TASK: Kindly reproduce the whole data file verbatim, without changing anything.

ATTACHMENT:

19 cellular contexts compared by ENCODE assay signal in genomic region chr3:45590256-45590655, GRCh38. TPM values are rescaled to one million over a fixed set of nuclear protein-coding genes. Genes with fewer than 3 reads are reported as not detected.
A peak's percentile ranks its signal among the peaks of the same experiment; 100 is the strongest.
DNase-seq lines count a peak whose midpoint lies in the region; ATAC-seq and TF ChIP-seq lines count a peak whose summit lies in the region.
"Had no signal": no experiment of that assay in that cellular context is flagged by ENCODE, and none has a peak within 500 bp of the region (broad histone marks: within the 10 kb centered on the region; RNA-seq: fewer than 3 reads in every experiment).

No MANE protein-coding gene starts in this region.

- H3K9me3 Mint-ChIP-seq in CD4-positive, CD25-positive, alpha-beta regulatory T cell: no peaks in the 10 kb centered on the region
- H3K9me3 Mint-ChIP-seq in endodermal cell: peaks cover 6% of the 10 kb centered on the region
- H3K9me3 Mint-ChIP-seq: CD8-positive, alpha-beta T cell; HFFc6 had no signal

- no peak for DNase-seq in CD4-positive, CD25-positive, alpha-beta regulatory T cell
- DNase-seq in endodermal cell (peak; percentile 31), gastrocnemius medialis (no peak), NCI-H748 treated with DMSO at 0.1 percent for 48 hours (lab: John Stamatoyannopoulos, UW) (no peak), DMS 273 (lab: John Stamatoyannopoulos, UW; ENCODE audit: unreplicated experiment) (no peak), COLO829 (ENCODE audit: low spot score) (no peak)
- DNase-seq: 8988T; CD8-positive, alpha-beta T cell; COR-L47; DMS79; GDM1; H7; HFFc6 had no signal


19 cellular contexts compared by ENCODE assay signal in genomic region chr3:45590256-45590655, GRCh38. TPM values are rescaled to one million over a fixed set of nuclear protein-coding genes. Genes with fewer than 3 reads are reported as not detected.
A peak's percentile ranks its signal among the peaks of the same experiment; 100 is the strongest.
DNase-seq lines count a peak whose midpoint lies in the region; ATAC-seq and TF ChIP-seq lines count a peak whose summit lies in the region.
"Had no signal": no experiment of that assay in that cellular context is flagged by ENCODE, and none has a peak within 500 bp of the region (broad histone marks: within the 10 kb centered on the region; RNA-seq: fewer than 3 reads in every experiment).

No MANE protein-coding gene starts in this region.

- H3K9me3 Mint-ChIP-seq in CD4-positive, CD25-positive, alpha-beta regulatory T cell: no peaks in the 10 kb centered on the region
- H3K9me3 Mint-ChIP-seq in endodermal cell: peaks cover 6% of the 10 kb centered on the region
- H3K9me3 Mint-ChIP-seq: CD8-positive, alpha-beta T cell; HFFc6 had no signal

- no peak for DNase-seq in CD4-positive, CD25-positive, alpha-beta regulatory T cell
- DNase-seq in endodermal cell (peak; percentile 31), gastrocnemius medialis (no peak), NCI-H748 treated with DMSO at 0.1 percent for 48 hours (lab: John Stamatoyannopoulos, UW) (no peak), DMS 273 (lab: John Stamatoyannopoulos, UW; ENCODE audit: unreplicated experiment) (no peak), COLO829 (ENCODE audit: low spot score) (no peak)
- DNase-seq: 8988T; CD8-positive, alpha-beta T cell; COR-L47; DMS79; GDM1; H7; HFFc6 had no signal